We have no need to overthrow old gods, for we do not recognise gods, we only know comrades, fellow human beings, Revolutionists; to them we devote all our love! The god of Revolution is Humanity.

From my narrow cell I stretch out my hand to you in your country in the glad consciousness that there also truth and justice are to be found in the front rows in the fight for humanity. For us the victory!


With revolutionary greetings


Marx vs Bakunin: “The [authoritarian] traditions of Marxism” (1981 review of Graham’s ” Marxism and Free Society”)

“The [authoritarian] Traditions of Marxism”

Freedom (London), 19 December 1981, v 42, n25, p. 15

BOOK REVIEW BY DP: Marxism and a Free Society by Marcus Graham Cienfuegos/ Monty Miller 16pp Price 50p

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THIS is subtitled ‘an anarchist reply to Isaac Deutscher’s address on Socialist Man.’ It was first printed in 1976. Deutscher’s address was to the second annual Socialist Scholar’s Conference in 1966. His contention was that the political acts of Marxist states are contrary to those envisaged by Marx, Engels, Lenin and Trotsky. The aim of this pamphlet is to demonstrate that, in fact, these states are simply acting in the traditions of the old masters.

Graham does this by examining the methods and tactics used by Marx et al, in order to prevent libertarian, specifically Bakuninist, influences in the First International. Marx controlled the General Council, while many national federations leant to anarchism. Events came to a head at the Hague Congress of 1872, the eighth year of the International. The venue effectively prevented Bakunin from attending, he could not travel through France or Germany. The Marxists rigged the meeting and then used a mixture of procedural manoeuvreing, slander and lies to expel Bakunin (in his absence) and several others and push dubious resolutions about political action. It’s all there in the minutes. In the end they transferred the General Council to New York, with a packed membership, far from dangerous, autonomous influence. There it quietly died.

Graham then argues that these ‘end justifies the means’ tactics are typical of the authoritarian mind. The behaviour of Marxist states is just what might be expected.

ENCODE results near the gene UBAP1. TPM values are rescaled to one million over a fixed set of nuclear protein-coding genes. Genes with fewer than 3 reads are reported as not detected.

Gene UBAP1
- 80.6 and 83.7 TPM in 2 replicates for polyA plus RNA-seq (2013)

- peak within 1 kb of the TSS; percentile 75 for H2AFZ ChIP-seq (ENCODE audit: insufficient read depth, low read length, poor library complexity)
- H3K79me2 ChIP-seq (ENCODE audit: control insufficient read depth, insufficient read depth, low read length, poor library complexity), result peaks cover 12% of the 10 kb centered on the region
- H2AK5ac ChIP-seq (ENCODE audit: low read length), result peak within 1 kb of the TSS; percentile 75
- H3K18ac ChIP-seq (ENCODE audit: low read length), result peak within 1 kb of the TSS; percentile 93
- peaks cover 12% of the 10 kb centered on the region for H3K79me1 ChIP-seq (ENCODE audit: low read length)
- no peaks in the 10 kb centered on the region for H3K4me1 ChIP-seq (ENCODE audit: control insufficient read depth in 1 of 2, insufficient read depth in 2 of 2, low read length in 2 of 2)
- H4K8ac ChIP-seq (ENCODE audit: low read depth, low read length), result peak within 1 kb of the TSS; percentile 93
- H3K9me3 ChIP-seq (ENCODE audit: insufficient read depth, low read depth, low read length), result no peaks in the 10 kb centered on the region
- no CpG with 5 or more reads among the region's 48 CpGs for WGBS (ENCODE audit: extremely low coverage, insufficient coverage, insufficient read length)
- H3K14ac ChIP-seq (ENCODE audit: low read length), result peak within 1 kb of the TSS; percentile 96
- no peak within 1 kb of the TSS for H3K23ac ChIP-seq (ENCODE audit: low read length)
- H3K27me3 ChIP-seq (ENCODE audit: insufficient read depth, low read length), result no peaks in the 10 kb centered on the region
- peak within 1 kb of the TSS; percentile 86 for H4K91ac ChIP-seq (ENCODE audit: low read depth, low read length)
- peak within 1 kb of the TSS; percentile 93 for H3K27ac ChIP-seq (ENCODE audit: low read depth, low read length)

The revelations that come to light in reading the excerpts from the Minutes of the Hague Conference of 1872 poses [sic] the question as to whether Marx, Engels and their associates were in view of the tactics they employed against their ideological opponents devils incarnate? The answer can only be a negative one, although their actions are a far more serious debasement of their integrity   than it might have been were it done out of spite. The tragic fact stands out that every one of their actions was undoubtedly done in the name of ‘The end justifying the means’ a basic tenet of every authoritarian-minded person.

The General Council of the International was controlled by Marx and his followers while most of the sections of the federation throughout the world were under the influence of Bakunin’s anti-authoritarian ideas. It was this fact that led Marx and his associates to choose the course they pursued at the Congress.

The decision to besmirch the character of so noble a personality as Victoria Woodhull, who was not even present to de fend herself, presented them with no qualms whatsoever. When one reads the charges brought against her by Marx one can scarcely believe they were uttered by a sincere antagonist. In fact, it was Victoria Woodhull who first published the ‘Communist Manifesto’ in the United States.

 Marx’s closest associate at the Congress, Frederick Engels, likewise demonstrated his lack of integrity when he had the Congress eject W. West even as a spectator, in spite of the fact that West had travelled four thousand miles to attend the Congress as the duly accredited delegate of section 12 of New York! Marx s total lack of integrity, however, was revealed in full when he showed no hesitation in lying outright to the Congress when stating that ‘the documents’ against Bakunin ‘have not been obtained in a dishonest manner’ and that ‘they were sent without having been requested’, when as a matter of fact it was but one document and as Hans Gerth shows in his Introduction to the Minutes’ Marx urgently requested Danielson, the Russian economist, to obtain for him the sole ‘document’ Nechaev s letter to the publisher who had advanced Bakunin 300 roubles for the proposed translation of Marx s Capital. p XVII

 How thoroughly rigged the Congress was is most strikingly illustrated by the fact recorded in the Minutes on page 213 that not only did Marx, Engels and other members of the old General Council propose to move the General Council to New York, but that they also named those who should constitute the new General Council. An equally striking illustration of the rigged actions of the Congress is revealed in the Minutes (page 206) recording that a resolution was introduced to the effect that the issue of political action should ‘be placed on the agenda of the next Congress’. The real manipulators of the Congress, evidently knowing beforehand that there would not be any next Congress, railroaded through a resolution adopting, for the first time, political action as a tenet of the I.W.A. (page 285, Minutes).

None of this is new to anarchists, of course. Similar ground is covered by Richard Warren’s pamphlet/comic Critique of State Socialism (reviewed FREEDOM Vol 42, No 23). However, it’s nice to have all the quotations, direct from the congress minutes. This is a useful pamphlet.